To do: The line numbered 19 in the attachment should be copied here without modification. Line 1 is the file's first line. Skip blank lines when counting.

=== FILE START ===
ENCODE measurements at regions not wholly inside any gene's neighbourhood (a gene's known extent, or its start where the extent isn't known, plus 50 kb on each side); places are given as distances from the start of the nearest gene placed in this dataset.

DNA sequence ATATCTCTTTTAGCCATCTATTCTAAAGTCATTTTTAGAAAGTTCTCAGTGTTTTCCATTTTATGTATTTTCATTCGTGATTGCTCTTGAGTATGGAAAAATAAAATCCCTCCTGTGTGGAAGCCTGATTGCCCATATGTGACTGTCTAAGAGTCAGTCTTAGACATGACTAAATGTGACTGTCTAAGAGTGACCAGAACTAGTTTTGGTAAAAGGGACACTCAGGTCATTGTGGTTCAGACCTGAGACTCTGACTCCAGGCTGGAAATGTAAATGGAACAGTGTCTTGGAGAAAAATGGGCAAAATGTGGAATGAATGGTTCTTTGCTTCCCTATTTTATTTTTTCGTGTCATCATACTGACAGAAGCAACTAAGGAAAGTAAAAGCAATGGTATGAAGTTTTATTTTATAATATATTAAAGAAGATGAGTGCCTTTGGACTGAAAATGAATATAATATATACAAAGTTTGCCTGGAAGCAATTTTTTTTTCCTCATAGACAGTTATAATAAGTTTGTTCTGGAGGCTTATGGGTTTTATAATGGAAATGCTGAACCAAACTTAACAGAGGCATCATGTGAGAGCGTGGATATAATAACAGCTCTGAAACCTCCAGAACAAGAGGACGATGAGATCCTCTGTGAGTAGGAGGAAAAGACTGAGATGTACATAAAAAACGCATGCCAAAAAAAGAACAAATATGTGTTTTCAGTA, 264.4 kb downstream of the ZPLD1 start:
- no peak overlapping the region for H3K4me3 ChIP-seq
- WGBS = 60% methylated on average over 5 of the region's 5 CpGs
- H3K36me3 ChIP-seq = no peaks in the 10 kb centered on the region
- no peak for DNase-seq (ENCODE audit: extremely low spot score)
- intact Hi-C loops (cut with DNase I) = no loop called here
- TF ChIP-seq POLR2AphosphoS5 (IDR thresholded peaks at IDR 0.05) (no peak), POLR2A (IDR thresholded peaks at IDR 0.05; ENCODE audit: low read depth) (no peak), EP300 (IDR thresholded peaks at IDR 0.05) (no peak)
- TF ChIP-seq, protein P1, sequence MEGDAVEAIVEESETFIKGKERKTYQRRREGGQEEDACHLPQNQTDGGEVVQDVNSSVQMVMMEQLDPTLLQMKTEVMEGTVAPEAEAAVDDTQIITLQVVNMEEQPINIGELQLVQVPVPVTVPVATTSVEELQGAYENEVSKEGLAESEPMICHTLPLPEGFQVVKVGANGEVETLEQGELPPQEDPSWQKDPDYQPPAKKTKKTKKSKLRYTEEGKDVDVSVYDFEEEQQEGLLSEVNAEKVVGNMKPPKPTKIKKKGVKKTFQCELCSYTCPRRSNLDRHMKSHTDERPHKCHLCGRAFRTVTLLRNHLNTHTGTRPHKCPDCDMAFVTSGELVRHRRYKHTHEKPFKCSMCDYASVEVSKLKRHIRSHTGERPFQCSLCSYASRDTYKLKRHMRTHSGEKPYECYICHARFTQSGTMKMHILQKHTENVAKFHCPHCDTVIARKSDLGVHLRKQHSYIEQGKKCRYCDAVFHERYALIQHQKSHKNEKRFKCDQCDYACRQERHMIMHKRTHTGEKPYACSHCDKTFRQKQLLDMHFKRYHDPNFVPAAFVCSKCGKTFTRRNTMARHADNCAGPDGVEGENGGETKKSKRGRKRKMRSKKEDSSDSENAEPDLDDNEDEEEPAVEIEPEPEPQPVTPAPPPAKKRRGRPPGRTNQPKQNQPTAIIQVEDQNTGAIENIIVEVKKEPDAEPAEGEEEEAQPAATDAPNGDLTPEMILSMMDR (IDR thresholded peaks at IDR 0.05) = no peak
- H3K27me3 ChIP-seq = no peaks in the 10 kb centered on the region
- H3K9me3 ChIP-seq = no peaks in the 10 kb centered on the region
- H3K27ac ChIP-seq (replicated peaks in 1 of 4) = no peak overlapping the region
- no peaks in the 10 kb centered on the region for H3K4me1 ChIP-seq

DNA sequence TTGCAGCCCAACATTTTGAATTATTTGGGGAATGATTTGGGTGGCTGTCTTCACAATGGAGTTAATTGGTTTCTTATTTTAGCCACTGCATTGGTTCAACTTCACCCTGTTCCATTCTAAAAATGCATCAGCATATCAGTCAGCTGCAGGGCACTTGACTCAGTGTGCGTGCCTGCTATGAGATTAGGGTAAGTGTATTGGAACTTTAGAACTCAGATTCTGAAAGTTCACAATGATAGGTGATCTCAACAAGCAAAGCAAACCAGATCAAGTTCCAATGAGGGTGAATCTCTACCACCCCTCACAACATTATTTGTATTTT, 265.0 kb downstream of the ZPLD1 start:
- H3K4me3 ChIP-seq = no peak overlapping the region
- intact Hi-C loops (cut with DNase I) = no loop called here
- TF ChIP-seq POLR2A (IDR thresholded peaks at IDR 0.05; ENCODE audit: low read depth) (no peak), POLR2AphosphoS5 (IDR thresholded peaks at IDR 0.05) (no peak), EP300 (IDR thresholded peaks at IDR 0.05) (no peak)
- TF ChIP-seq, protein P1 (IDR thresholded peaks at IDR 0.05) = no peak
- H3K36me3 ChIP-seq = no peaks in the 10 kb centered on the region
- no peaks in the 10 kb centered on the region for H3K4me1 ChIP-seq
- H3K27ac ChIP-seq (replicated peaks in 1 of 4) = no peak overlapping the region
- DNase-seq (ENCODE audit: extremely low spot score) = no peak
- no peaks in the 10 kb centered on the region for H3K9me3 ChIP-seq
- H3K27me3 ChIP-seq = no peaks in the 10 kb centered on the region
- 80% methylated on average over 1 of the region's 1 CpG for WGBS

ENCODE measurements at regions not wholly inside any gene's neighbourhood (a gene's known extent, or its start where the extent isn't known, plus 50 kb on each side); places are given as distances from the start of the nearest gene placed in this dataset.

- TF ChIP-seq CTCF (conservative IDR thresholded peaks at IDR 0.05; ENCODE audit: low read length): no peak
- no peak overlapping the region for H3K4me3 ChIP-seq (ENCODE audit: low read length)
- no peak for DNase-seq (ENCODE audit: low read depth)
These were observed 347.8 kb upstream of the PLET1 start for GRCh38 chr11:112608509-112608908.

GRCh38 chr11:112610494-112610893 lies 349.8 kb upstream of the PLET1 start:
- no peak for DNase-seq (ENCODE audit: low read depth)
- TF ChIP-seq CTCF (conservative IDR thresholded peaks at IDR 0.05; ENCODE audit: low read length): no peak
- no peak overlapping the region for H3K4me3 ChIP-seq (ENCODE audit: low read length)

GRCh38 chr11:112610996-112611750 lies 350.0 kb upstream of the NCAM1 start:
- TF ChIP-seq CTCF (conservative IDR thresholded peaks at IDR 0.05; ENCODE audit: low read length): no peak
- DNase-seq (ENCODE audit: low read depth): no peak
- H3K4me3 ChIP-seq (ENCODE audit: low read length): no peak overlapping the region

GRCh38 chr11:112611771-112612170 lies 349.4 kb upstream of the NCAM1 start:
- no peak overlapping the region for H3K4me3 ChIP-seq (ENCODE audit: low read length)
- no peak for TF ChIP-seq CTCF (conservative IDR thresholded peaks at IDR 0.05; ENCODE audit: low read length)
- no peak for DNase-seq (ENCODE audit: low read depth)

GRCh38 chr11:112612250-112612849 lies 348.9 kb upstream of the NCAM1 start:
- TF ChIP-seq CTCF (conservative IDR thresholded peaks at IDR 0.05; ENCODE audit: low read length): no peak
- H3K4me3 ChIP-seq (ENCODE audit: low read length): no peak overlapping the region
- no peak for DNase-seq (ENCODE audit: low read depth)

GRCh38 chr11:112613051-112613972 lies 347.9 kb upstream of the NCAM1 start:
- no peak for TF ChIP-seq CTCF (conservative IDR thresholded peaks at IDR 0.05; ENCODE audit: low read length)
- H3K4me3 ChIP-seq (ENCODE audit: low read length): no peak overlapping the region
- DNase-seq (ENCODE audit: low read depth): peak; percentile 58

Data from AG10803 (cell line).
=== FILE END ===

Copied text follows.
- H3K36me3 ChIP-seq = no peaks in the 10 kb centered on the region